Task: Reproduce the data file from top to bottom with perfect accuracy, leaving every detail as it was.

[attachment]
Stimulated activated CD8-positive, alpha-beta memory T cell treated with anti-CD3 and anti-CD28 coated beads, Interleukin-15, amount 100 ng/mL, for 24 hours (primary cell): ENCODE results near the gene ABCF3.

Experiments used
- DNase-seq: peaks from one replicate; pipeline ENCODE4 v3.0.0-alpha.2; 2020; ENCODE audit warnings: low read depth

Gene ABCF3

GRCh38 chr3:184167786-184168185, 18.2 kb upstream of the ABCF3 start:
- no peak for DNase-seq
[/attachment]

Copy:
Stimulated activated CD8-positive, alpha-beta memory T cell treated with anti-CD3 and anti-CD28 coated beads, Interleukin-15, amount 100 ng/mL, for 24 hours (primary cell): ENCODE results near the gene ABCF3.

Experiments used
- DNase-seq: peaks from one replicate; pipeline ENCODE4 v3.0.0-alpha.2; 2020; ENCODE audit warnings: low read depth

Gene ABCF3

GRCh38 chr3:184167786-184168185, 18.2 kb upstream of the ABCF3 start:
- no peak for DNase-seq